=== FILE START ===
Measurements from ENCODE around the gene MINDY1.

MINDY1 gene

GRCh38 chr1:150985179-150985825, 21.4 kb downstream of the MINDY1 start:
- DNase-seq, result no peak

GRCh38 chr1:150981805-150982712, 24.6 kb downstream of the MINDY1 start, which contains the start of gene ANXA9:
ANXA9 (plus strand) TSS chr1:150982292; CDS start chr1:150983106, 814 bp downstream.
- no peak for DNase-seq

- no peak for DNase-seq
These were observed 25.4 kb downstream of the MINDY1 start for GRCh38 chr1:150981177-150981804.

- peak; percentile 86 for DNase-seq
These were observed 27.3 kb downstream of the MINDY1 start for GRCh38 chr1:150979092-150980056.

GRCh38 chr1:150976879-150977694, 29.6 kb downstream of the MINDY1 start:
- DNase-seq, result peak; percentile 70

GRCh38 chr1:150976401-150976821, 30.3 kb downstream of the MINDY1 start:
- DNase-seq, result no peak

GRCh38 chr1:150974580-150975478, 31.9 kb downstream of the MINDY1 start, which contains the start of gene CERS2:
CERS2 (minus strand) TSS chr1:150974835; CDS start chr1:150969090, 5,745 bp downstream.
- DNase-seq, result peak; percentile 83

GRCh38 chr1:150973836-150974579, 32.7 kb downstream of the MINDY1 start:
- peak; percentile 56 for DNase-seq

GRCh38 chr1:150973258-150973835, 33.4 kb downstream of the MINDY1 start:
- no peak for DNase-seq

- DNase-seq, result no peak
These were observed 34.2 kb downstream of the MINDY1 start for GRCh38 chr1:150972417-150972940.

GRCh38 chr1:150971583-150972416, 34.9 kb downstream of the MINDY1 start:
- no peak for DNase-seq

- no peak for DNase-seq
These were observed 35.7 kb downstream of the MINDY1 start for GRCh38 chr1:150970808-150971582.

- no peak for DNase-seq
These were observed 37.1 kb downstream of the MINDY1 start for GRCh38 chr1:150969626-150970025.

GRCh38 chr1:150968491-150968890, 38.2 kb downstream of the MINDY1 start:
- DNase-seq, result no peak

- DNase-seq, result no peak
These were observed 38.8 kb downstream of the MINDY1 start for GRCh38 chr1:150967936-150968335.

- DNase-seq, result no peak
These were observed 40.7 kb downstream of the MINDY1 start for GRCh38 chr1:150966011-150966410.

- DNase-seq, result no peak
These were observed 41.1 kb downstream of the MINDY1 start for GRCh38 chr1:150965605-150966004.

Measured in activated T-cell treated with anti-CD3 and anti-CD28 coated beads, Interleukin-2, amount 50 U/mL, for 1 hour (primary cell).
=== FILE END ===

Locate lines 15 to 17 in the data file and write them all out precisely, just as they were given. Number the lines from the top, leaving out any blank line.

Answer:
- DNase-seq, result no peak

GRCh38 chr1:150974580-150975478, 31.9 kb downstream of the MINDY1 start, which contains the start of gene CERS2:
CERS2 (minus strand) TSS chr1:150974835; CDS start chr1:150969090, 5,745 bp downstream.